Keeping California’s promise to community college students
By Bruce Baron
When Gov. Jerry Brown signed Assembly Bill 19 into law in October, students, parents and the public cheered. Authored by Assemblyman Miguel Santiago, D-Los Angeles, AB19 will allow California community colleges to make the first year tuition-free for first-time, full-time students. At San Bernardino Community College District, we joined those cheers. This new “California Promise” plan is something to celebrate. But even as we celebrate, we must admit that we’ve only begun to scratch the surface. Because attending a California community college is still far from free.
Every day, our students at Crafton Hills College and San Bernardino Valley College, are studying hard and preparing for what California needs — now and for the future. They are preparing to transfer to four-year institutions; they are earning industry-valued certificates and associate degrees, and they are going for jobs that are available right now.
We are proud to be part of the largest institution of higher learning in the U.S., serving 2.1 million students. Here locally, we’re preparing our 21,000 students to become the health care professionals who serve our medical needs, the police and firefighters who keep us safe and the workers who fuel our economy. It’s a big job and requires a big commitment, and Gov. Brown’s approval of AB19 reaffirms that commitment to students throughout California counting on us for the quality education they seek.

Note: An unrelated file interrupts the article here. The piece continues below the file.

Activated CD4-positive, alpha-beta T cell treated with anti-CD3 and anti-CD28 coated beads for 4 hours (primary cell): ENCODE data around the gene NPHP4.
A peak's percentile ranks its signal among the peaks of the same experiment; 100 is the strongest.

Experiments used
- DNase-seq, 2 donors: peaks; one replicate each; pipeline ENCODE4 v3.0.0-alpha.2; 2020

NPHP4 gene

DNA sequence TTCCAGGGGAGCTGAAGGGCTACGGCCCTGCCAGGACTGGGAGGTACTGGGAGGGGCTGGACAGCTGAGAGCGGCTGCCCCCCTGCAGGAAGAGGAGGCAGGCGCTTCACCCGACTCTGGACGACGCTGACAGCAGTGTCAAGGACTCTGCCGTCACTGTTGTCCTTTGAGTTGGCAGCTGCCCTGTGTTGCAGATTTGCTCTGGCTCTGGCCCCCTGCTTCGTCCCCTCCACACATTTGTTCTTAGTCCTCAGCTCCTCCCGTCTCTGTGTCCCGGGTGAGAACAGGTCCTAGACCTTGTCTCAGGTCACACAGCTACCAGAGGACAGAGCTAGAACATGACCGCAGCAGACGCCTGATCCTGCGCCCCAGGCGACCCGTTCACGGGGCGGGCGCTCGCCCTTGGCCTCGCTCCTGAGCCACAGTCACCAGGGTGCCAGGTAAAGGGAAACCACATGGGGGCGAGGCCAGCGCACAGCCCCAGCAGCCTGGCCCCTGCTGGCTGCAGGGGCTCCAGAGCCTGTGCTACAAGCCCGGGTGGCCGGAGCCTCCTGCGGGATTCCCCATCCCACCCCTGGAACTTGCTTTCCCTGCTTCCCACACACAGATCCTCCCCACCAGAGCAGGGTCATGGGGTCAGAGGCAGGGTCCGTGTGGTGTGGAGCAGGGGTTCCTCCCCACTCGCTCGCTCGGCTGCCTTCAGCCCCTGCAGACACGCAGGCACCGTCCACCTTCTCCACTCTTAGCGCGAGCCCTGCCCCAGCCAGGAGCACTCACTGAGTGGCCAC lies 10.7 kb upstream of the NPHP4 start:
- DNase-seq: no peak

But AB19 is not the only, nor even the first, promise our state has made to students. Even before this new law, California was a national leader in the college promise movement. For more than 30 years, the California Community College system has waived tuition for students who can afford it the least, with about one million current students receiving assistance under what is the most far-reaching free tuition program offered by any state. Formerly known as […]